Atlantis, the last U.S. space shuttle is returning back home.

Atlantis on Tuesday departed the International Space Station and slipped away after a partial lap around the station.

Chris Ferguson shuttle Atlantis commander and pilot Doug Hurley gently pulsed their spaceship's steering jets at 2:28 a.m. EDT to depart from the station as they
sailed about 250 miles over the Pacific Ocean.

Thanks so much for hosting us, Ferguson radioed to the station crew. It's been an absolute pleasure.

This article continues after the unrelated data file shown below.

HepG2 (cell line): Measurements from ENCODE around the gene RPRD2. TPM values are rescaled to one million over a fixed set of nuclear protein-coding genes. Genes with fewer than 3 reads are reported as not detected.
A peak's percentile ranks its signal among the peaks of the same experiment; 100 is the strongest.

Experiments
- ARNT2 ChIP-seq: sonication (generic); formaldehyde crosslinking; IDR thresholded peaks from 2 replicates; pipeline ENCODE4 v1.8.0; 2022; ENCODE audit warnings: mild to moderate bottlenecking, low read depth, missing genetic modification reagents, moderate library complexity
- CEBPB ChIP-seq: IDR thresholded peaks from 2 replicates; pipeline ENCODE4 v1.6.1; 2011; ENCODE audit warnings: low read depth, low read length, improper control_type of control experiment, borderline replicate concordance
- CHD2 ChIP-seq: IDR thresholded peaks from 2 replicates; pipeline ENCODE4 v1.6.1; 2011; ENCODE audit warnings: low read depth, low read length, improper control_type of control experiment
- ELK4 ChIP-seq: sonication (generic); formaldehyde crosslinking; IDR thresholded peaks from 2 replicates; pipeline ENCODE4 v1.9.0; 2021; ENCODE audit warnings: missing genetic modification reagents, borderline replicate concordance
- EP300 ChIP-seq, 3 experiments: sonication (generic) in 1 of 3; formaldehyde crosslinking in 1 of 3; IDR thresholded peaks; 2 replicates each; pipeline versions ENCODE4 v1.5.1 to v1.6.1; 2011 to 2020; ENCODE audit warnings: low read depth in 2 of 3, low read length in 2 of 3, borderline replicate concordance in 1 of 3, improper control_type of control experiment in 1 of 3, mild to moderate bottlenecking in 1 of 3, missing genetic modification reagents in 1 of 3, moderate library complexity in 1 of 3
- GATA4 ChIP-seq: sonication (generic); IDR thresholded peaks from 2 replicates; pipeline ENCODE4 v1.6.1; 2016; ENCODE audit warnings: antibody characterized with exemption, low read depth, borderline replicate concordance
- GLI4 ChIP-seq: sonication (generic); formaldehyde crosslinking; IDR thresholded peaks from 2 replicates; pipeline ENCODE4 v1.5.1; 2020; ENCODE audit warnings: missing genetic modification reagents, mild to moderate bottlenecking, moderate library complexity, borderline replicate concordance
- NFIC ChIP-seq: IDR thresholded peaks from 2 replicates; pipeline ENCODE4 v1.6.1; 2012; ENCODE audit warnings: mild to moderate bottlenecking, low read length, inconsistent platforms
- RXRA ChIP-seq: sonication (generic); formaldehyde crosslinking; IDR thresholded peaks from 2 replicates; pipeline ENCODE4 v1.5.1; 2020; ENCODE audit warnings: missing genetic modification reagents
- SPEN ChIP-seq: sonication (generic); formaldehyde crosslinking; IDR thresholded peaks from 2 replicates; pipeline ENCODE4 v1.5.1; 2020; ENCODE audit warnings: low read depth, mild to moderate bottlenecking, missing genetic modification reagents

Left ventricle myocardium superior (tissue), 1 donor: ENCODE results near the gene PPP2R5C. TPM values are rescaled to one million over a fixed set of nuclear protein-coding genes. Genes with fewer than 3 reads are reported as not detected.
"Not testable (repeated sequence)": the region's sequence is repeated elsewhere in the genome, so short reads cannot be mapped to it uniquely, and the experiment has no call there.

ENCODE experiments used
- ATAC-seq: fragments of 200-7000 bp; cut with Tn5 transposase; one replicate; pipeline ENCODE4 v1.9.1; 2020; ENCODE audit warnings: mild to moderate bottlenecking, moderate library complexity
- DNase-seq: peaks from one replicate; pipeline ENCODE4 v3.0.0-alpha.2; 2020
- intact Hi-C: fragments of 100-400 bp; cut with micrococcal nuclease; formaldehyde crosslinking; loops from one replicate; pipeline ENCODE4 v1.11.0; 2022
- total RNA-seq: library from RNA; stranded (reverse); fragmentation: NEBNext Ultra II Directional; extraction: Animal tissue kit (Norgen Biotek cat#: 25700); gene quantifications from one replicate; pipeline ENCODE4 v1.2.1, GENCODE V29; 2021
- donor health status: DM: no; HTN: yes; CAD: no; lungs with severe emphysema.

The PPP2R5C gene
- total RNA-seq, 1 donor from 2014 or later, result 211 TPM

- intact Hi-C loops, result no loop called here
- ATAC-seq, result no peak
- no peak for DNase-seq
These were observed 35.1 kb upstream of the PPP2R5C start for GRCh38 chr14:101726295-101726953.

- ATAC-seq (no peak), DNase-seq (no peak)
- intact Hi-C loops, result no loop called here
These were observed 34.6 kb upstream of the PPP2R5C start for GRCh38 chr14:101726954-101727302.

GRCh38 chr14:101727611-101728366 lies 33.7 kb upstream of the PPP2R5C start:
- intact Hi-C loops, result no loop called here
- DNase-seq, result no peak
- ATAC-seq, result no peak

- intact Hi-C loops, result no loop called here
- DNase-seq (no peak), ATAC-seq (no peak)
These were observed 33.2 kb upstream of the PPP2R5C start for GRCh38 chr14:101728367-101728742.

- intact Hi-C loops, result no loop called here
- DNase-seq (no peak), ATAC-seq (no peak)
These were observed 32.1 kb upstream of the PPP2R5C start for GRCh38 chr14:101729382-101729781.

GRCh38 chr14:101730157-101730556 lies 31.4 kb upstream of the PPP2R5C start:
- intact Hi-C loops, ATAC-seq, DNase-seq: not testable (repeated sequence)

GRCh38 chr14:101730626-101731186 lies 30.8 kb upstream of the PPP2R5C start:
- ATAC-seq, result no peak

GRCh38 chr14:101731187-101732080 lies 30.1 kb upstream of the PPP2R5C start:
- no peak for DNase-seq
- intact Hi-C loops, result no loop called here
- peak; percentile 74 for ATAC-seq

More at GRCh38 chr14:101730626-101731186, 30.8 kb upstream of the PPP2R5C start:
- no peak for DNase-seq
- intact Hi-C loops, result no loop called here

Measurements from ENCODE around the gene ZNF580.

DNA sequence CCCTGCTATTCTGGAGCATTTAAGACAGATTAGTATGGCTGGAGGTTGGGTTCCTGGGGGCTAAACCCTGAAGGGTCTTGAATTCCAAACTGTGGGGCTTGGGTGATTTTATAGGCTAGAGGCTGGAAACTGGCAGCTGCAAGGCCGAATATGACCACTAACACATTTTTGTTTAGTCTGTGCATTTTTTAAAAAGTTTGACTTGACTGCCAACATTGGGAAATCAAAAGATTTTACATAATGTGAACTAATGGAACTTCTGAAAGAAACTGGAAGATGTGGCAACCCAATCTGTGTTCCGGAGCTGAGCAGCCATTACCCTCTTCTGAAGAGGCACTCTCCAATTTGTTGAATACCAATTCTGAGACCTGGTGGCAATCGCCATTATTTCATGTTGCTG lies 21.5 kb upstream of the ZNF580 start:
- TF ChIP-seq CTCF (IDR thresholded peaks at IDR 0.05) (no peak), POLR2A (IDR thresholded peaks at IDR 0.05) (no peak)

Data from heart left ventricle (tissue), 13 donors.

We'll miss you guys, replied station flight engineer Ron Garan. See you back on Earth.

More than 5 tons of food, clothing, equipment and science experiments, was delivered by Ferguson and his team in their nine-day visit to the station.

Atlantis' return to Earth, scheduled for Thursday, will conclude the 30-year-old U.S. space shuttle program, with no replacement U.S. spaceships ready to fly, Reuters

NASA managers said that weather looks favorable for Atlantis' planned pre-dawn landing at Kennedy Space Center (KSC) at 5:56 a.m. EDT on Thursday.

In broad terms the weather looks very good, said LeRoy Cain, deputy shuttle program manager. We have a very good chance to get into KSC on Thursday.